Errors to Exceptions

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I'm late getting to the PHP scene, but I thought I'd start to get into
it. I have a .NET and Ruby background, therefore I'm an OOP guy.

One thing that I haven't figured out to do is turn on Exception
handling for PHP errors. I'm used to exceptions, and noticed that PHP
5 has support for exceptions, so I'd like all errors thrown as

If anyone could help me with that, I'd very much appreciate it.


Re: Errors to Exceptions

Cyphos wrote:
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It depends on what kind of errors you're talking about.  Some cannot be
handled at all.

Remove the "x" from my email address
Jerry Stuckle
JDS Computer Training Corp.

Re: Errors to Exceptions

Cyphos escribi:
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I've never tried myself but you can set your own error handler and use a
custom function that throws exceptions:

Just be aware that some error types cannot be handled at all.

-- - lvaro G. Vicario - Burgos, Spain
-- Mi sitio sobre programacin web:
-- Mi web de humor al bao Mara:

Re: Errors to Exceptions

lvaro G. Vicario wrote:
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This is indeed along the lines of what I do, keep in mind to check
wether the specific error type is in error_reporting :)

function my_error_handler($errno, $errstr, $errfile, $errline){
    if($errno & error_reporting()){
        throw new LogException($errstr);
    return true;

Although, when one develops you could want to see the errors generated
(strict ones etc.), in which case you could alter the function to also
display it and/or log it somewhere.

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Re: Errors to Exceptions

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Exceptions are a relatively new addition to PHP, they didn't exist as
a concept in PHP 4.  PHP 4 would instead emit an error message and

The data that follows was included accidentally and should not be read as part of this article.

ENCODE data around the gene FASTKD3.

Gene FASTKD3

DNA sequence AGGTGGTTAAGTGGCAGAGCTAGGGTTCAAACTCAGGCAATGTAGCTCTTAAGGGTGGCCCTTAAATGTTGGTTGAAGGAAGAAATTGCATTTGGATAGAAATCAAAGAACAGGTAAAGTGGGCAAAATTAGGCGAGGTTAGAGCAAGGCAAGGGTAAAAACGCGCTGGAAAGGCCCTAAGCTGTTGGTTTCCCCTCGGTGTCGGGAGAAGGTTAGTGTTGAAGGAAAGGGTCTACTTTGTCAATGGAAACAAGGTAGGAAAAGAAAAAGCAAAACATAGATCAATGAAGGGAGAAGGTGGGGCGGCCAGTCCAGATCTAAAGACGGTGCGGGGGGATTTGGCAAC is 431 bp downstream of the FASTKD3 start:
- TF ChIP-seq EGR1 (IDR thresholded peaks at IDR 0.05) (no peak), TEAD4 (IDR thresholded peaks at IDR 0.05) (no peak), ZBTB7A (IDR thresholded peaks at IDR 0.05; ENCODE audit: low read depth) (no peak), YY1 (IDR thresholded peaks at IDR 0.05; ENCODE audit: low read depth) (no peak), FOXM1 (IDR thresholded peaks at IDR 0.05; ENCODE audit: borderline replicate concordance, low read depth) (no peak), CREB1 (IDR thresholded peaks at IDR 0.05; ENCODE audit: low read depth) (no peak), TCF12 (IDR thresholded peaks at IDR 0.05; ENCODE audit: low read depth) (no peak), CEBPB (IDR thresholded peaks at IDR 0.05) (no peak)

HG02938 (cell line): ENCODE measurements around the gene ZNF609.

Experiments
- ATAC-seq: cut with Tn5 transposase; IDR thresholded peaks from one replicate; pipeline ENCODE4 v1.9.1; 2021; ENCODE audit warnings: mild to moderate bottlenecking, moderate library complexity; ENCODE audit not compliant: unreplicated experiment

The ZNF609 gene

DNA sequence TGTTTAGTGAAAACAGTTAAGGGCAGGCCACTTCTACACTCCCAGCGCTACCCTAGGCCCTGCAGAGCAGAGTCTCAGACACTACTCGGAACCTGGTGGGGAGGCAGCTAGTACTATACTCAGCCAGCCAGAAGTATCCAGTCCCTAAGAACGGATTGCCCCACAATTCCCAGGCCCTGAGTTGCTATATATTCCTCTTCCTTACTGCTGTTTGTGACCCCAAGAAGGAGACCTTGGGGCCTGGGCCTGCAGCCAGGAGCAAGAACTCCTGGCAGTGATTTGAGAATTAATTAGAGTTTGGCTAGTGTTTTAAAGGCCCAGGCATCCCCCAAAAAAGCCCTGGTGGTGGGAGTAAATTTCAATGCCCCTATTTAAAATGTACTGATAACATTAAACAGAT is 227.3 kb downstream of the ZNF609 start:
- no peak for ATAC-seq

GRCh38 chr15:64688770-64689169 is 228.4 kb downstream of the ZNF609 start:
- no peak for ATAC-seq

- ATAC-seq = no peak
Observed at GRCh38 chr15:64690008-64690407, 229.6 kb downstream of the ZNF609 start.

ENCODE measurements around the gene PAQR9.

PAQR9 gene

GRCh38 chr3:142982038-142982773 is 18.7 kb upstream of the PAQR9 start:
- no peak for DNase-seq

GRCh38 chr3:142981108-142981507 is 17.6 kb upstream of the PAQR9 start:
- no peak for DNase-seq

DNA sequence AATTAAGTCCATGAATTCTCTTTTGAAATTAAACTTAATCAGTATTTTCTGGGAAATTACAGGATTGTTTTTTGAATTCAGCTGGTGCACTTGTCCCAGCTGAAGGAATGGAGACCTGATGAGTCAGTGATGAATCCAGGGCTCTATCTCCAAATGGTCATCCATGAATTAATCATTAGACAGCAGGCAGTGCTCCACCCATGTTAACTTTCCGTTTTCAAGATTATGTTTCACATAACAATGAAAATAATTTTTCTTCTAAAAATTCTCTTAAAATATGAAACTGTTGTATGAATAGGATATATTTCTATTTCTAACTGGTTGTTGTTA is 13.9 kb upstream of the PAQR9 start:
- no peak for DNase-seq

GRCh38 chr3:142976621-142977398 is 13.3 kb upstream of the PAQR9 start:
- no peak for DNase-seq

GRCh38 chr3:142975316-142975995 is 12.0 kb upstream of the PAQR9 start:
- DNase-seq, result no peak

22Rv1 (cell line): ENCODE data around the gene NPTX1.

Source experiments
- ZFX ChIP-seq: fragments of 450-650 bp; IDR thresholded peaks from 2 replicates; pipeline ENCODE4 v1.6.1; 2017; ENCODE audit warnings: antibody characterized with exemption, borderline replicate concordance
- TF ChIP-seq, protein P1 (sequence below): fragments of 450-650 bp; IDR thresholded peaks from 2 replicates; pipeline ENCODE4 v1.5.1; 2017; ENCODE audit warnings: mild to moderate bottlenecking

continue or abort depending on the error's severity.  For backwards
compatibility reasons, any function that existed in PHP 4 still
behaves like this in PHP 5.

You can write wrapper functions yourself for whatever you need to
throw an exception.  For example:

function myFopen ($path, $mode, $use_include_path = false, $context =
    if ($handle = fopen ($path, $mode, $use_include_path, $context))
        return ($handle);
        throw new Exception ('Unable to open file ' . $path);

You can then use your own function where you would use fOpen inside a
try block and put whatever error recovery code you feel you need in
the catch block.

The fopen call inside the function will of course still cause an error
message to be emitted.  You can get around this by either turning
error reporting off or by using the @ operator to suppress the error.
Both have their benefits and drawbacks.  Turning off error reporting
has no overhead and in a production environment is recommended anyway
because it prevents information that might be useful to hackers being
emitted by malfunctioning scripts.  However in a test environment it
turns off all error reporting and hinders debugging as a result.  The
@ operator can be used on a per call basis, but it has considerable
overhead and can really slow a PHP script down if used incautiously
(in a loop for example).

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